Closing the culture gap

How can new migrants to Jeju fit in with the culture that exists on the island?

In the last few decades Jeju has undergone a complete makeover—from quaint farming island to tourism powerhouse.

With over 12 million tourists having visited in 2014, hordes of visitors on holiday can often seem to engulf residents. However, researcher Agnes Sohn has detected the significant impacts of a different kind of newcomer: the ones who decide to stay.

The people make up a significant number in their own right. As the popularity of Jeju has increased, the number of people choosing to call Jeju home has grown from 577,187 in 2010 to over 660,000 at the end of 2016.

These people, even those coming from different parts of Korea, bring with them a whole new way of life and culture that can be different to the one that exists on Jeju. This brings with it an interesting diversity, as well as a need to ensure that there isn’t a gap between the new and the old.

Agnes Sohn is a recipient of the Fulbright-Hays Doctoral Research Abroad Fellowship and a PhD Candidate in the Department of Anthropology at the University of Illinois Urbana-Champaign.

She has been conducting her research on the island’s current transitional period as mainland migrants establish their footing and Jeju-born locals get used to sharing space with their curious new neighbors.

“I chose this topic for research because I myself have been interested in alternative living and youth movements. I wanted to do a project that…involved young people who were going against the grain of the mainstream,” Sohn stated.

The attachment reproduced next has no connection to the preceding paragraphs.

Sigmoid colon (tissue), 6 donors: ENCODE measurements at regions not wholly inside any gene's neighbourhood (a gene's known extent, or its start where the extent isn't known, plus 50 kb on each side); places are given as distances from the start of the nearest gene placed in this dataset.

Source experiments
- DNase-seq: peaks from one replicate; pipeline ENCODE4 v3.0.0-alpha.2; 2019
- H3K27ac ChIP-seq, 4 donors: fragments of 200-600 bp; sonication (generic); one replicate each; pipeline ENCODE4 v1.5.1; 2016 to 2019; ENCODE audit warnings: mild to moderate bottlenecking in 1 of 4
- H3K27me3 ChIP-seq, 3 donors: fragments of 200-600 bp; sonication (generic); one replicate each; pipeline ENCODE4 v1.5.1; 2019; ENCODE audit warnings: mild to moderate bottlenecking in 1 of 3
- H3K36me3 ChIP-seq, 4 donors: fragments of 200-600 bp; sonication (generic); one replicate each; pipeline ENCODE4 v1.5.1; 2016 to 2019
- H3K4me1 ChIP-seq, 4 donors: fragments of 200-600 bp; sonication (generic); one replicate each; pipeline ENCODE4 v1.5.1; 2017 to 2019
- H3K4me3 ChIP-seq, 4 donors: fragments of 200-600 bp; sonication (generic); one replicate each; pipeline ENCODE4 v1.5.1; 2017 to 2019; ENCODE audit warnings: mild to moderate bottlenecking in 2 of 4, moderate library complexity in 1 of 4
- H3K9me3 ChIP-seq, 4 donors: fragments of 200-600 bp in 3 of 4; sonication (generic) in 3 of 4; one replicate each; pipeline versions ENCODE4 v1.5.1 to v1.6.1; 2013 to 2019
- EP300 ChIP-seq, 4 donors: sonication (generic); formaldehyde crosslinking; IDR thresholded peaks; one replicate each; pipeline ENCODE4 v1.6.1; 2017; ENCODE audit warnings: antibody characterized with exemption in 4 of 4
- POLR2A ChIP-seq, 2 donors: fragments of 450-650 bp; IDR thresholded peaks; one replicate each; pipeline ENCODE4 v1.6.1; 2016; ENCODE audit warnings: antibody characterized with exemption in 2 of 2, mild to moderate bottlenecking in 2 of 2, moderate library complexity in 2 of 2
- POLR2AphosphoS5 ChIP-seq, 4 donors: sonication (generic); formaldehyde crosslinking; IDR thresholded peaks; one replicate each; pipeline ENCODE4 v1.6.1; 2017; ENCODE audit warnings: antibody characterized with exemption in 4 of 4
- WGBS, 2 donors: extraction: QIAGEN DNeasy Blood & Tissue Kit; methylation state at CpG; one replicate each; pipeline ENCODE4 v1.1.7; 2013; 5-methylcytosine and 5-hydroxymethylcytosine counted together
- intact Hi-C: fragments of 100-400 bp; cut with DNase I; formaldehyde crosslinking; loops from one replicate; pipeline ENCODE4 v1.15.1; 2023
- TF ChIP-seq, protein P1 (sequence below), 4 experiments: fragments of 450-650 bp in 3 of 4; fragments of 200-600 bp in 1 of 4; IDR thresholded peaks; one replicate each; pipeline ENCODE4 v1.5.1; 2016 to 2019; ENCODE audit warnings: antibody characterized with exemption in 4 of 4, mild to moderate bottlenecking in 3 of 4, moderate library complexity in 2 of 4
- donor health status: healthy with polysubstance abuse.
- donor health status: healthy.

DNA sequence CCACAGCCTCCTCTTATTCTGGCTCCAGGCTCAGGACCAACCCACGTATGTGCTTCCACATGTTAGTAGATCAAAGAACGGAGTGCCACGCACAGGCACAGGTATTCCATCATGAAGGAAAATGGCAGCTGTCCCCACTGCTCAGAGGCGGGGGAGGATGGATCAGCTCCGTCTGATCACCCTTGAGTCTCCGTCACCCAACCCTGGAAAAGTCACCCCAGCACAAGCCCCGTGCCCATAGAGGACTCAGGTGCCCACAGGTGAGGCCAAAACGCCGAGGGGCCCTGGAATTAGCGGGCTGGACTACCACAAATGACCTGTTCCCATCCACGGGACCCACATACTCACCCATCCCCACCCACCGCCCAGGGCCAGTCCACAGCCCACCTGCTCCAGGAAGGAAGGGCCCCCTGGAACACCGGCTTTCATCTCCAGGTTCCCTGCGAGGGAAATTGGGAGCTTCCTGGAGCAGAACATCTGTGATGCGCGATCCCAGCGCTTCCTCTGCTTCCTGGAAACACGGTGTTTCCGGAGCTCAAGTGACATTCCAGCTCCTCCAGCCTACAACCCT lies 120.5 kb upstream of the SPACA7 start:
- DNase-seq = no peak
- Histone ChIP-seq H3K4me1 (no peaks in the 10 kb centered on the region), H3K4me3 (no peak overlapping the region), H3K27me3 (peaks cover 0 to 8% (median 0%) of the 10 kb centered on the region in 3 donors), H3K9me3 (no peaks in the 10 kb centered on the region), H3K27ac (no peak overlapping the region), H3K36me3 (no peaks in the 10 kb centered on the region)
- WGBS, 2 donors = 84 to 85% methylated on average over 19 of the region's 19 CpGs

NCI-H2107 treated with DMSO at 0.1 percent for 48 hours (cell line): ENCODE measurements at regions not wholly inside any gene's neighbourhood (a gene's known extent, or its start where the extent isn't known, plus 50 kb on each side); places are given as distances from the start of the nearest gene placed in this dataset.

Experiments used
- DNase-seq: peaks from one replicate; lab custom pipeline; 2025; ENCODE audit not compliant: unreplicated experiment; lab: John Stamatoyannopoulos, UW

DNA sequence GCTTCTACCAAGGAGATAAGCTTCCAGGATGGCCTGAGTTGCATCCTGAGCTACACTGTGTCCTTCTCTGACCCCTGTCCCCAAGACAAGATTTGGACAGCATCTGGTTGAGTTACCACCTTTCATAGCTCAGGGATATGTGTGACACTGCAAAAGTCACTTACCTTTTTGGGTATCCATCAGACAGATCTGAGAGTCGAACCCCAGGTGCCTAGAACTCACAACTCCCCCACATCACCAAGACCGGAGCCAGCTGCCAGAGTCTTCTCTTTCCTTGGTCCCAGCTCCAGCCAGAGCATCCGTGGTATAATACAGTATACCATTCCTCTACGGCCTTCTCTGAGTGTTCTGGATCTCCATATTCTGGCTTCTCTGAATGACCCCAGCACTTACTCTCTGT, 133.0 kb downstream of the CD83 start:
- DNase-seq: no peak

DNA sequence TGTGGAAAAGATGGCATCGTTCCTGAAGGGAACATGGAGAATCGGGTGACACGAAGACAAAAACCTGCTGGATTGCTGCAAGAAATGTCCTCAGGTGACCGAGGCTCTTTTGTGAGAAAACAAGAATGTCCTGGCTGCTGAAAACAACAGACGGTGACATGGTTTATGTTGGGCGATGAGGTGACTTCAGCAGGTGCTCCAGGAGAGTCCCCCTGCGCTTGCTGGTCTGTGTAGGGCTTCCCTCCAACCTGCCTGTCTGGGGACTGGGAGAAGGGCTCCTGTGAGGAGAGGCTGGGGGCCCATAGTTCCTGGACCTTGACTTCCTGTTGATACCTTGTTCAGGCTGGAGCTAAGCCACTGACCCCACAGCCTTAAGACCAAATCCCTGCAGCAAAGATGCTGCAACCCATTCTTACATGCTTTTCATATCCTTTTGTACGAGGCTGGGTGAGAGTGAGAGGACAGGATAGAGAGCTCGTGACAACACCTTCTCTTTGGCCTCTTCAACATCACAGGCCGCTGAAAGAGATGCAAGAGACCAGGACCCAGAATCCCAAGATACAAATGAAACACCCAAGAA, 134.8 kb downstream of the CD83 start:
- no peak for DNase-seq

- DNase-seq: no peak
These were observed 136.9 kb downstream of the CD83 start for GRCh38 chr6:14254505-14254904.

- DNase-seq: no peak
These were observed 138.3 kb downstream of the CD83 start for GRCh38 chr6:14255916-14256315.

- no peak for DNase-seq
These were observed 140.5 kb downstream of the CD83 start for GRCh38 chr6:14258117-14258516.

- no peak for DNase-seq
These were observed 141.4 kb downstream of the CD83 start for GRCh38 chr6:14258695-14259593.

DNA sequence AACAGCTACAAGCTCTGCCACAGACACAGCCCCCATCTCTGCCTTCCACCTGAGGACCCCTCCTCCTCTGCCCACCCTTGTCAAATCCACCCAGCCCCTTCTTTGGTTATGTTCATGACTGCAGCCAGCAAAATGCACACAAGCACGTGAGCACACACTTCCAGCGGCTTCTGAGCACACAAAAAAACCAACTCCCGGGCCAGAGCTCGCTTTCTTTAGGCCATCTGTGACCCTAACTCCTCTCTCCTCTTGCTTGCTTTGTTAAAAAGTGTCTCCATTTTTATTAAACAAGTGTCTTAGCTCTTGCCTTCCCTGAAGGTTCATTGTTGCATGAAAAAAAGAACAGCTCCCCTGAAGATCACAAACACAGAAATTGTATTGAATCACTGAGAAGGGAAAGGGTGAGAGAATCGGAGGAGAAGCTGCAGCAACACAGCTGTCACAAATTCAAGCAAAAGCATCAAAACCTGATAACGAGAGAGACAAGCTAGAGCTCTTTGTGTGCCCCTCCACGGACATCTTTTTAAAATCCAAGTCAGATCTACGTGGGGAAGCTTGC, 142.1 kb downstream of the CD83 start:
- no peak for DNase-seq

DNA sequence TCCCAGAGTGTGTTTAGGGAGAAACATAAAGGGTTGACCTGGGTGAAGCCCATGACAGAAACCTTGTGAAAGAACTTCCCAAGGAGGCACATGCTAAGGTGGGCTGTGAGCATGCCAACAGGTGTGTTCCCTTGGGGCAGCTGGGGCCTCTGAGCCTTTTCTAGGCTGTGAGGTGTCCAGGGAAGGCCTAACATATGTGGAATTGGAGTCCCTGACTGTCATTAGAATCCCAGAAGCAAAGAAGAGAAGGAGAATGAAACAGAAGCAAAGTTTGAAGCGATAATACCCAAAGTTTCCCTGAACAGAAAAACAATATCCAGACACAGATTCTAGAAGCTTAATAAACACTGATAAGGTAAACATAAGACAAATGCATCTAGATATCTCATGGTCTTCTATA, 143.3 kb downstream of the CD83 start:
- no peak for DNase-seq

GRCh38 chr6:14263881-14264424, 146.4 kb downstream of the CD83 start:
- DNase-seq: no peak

Although Jeju has long dealt with an inflow of outsiders, Sohn has found that these days the outsiders are young people looking to embrace Jeju’s slow living. In mid-mountain towns like Gasi-ri, hip youngsters are having a go at country life, starting up farms and small businesses alongside the elder locals. Nonetheless, it’s hard not to notice the major differences between these two groups.

“It’s not only a generational gap, it’s a cultural one as well,” Sohn noted.

For instance, she observed how the new arrivals aren’t participating in the established communities within each village, which often have centers for the elderly and separate meetings for both the men and the women.

Considering that this closeness very well could have come about out of necessity to cope with the 4.3 massacre, it’s understandable that survivors might need to feel like they can trust their neighbors. Clearly, this can make the “separateness” evermore apparent.

Rest assured, Sohn doesn’t see hostility between the groups, just maybe an awkward disconnect. Locals enjoy seeing young faces in the towns because for years they watched their youth move away. Even better, these new residents have revitalized their neighborhoods, beautifying the properties they move into, she says.

Though, the question remains: where can these two disparate groups of people—idealistic young mainlanders and seasoned elderly locals—find common ground?

Sohn thinks she has found the answer, but it’s necessary to understand who these migrants are first. Her research has focused on four specific groups: IT enthusiasts, artists and curators, farmers, and small business-owners.

The first generation of mainlander migrants came 15 years ago and the influx has steadily grown ever since. This is in part because of gov

ernment incentives: low-interest loans, insurance benefits, and various grants. The governor has stated that it hopes for 20 million tourists and 1 million residents by 2025.

Through countless interviews, Sohn has learned that young people want an alternative to the fast-paced, competitive, corporate life in Seoul and other big cities in Korea. She was surprised to hear many of her interviewees use words like “healing” when describing the need to come to Jeju and feeling “wounded” by the pressures of work and their families.